U.S. House Votes to End Forced Arbitration in Corporate Contracts
FAIR Act would restore consumers’ and workers’ right to seek justice in court when harmed. A Senate vote is next.
Washington D.C. – The National Association of Consumer Advocates (NACA) is thrilled that the U.S. House has passed H.R. 1423, the bipartisan Forced Arbitration Injustice Repeal (FAIR) Act (225-186). The FAIR Act would end forced arbitration clauses in take-it-or-leave-it corporate contracts, restoring the rights of millions of consumers, workers, and small businesses to be heard in court when they are harmed by corporate misconduct.
The FAIR Act would not ban arbitration, but would make it voluntary, allowing consumers and workers to once again choose where and how to seek justice, said Ira Rheingold, NACA’s executive director. “The bill will reinstate rights and remedies for millions of people, including servicemembers and veterans, older Americans, and working families.”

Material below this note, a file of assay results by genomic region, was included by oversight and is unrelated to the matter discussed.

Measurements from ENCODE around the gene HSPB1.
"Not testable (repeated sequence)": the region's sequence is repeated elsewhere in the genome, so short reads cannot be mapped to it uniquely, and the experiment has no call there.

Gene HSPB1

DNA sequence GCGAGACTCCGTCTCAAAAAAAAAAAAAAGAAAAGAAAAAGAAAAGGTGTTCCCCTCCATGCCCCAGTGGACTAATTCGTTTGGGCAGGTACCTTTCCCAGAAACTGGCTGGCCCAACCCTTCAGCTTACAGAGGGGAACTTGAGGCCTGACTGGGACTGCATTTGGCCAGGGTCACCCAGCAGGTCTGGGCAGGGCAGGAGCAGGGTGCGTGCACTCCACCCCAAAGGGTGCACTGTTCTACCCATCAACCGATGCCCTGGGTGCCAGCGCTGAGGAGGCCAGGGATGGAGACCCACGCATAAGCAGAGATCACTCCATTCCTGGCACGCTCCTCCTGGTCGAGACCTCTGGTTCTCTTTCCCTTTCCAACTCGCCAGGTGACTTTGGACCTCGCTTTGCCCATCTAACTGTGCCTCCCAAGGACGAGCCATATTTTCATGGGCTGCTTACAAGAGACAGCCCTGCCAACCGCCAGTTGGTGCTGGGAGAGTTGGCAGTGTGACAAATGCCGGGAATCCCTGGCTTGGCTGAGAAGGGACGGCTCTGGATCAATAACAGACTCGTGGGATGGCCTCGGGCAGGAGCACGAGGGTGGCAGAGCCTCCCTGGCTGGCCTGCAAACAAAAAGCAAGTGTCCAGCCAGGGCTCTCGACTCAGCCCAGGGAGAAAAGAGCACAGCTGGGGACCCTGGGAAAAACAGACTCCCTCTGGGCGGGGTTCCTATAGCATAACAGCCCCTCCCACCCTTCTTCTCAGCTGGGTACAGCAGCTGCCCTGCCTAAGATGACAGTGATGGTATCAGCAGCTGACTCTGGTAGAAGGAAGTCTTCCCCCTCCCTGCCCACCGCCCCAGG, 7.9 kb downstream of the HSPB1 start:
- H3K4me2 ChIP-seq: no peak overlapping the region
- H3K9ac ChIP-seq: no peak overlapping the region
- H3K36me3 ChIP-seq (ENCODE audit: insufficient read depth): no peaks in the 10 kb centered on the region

As a virtual corporate “get-out-of-jail-free” card, forced arbitration clauses shut consumers, workers, and small businesses out of the court system and force them into secretive, private arbitration proceedings to get their complaints heard, often on an individual basis. In forced arbitration, evidence of wrongdoing can be suppressed and judicial procedure ignored. As a result, bad corporate actors in the marketplace have profited off of predatory and illegal conduct because there is little to hold them accountable.
“Forced arbitration is a rigged system that gives corporations a license to steal, helping them to escape accountability when they break the law and harm people,” said Christine Hines, NACA’s legislative director. “The U.S. House was perfectly right to vote to end it, and the Senate should follow suit. It’s time to turn the FAIR Act into law.”
NACA thanks the House leadership and majority for supporting and bringing the FAIR Act to a vote. We especially appreciate the efforts of Rep. Hank Johnson (D-Ga.), the original sponsor of the FAIR Act, who, for more than a decade, has led the fight in Congress to end the unjust corporate practice and its illogical restrictions on ordinary Americans’ legal rights.